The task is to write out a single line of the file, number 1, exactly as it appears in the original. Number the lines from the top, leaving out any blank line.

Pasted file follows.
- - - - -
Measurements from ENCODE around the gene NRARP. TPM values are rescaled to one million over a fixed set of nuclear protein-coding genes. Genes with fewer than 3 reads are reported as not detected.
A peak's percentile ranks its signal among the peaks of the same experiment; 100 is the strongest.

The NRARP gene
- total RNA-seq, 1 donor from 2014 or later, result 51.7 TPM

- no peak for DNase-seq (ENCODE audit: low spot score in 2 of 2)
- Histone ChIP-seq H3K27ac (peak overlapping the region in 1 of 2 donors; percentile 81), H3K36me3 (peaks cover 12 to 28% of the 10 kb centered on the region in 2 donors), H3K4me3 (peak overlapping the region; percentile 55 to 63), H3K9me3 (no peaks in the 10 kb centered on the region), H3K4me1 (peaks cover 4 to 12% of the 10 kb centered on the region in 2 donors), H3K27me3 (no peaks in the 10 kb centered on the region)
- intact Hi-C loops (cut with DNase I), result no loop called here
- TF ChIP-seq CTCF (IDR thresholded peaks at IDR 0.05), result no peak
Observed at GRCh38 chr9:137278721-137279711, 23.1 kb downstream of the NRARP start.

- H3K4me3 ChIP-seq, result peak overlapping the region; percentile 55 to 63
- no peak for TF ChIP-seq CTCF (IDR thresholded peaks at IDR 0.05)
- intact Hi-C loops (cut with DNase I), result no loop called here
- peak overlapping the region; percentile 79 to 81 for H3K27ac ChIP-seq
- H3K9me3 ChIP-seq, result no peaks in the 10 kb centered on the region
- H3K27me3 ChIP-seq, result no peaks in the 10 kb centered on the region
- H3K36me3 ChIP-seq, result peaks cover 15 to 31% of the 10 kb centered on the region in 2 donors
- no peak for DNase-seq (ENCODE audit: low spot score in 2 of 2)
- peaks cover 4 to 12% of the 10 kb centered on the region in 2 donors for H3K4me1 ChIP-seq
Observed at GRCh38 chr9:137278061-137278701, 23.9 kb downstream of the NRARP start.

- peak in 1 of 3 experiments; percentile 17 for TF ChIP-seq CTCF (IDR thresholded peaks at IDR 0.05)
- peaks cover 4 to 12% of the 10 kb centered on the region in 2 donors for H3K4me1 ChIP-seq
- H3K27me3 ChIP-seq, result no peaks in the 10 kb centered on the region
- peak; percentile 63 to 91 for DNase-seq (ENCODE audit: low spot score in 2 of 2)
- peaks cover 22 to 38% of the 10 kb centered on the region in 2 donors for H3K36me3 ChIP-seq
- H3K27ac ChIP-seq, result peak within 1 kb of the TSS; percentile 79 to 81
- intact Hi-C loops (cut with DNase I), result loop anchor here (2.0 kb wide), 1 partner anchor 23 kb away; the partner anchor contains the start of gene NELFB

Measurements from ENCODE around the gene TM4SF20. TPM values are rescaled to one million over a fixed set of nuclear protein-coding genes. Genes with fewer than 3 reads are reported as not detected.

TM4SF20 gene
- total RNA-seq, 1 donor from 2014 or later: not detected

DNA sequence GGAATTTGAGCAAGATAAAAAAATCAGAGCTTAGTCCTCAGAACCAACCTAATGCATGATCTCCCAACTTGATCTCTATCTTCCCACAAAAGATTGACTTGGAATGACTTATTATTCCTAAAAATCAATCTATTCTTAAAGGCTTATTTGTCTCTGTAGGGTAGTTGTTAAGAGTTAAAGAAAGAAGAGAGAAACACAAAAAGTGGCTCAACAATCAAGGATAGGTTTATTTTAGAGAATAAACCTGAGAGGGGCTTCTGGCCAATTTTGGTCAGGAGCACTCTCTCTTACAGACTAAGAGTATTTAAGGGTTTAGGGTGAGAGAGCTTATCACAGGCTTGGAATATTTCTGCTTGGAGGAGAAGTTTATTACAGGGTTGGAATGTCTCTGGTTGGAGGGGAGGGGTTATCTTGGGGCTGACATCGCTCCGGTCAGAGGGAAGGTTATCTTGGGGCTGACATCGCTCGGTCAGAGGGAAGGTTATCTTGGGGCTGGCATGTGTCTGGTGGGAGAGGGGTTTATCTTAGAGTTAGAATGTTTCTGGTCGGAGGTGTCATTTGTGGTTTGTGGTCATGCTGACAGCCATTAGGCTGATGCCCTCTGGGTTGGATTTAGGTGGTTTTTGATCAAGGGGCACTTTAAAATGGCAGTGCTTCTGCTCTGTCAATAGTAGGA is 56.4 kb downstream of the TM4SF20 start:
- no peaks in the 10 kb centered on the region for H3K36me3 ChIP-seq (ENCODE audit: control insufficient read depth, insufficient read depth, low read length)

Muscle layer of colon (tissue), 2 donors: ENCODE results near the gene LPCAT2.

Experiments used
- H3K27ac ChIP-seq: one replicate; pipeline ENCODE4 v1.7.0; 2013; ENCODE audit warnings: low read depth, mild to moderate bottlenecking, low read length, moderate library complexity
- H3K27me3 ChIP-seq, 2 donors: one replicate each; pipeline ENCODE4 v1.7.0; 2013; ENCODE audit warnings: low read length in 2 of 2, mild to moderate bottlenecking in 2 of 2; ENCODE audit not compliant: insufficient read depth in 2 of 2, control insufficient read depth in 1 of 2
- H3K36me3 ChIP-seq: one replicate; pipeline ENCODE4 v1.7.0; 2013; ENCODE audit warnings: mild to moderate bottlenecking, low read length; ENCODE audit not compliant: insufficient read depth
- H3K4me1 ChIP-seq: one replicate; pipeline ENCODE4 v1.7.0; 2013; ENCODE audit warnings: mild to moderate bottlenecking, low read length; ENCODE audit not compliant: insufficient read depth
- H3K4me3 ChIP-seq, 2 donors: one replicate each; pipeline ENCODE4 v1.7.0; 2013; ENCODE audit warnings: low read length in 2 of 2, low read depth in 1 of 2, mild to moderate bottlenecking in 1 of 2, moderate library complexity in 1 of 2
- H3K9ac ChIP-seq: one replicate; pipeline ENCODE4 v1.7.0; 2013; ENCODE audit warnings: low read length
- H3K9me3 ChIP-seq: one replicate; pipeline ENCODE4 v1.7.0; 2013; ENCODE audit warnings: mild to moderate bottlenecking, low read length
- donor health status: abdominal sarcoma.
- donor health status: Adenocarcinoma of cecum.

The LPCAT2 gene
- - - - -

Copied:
Measurements from ENCODE around the gene NRARP. TPM values are rescaled to one million over a fixed set of nuclear protein-coding genes. Genes with fewer than 3 reads are reported as not detected.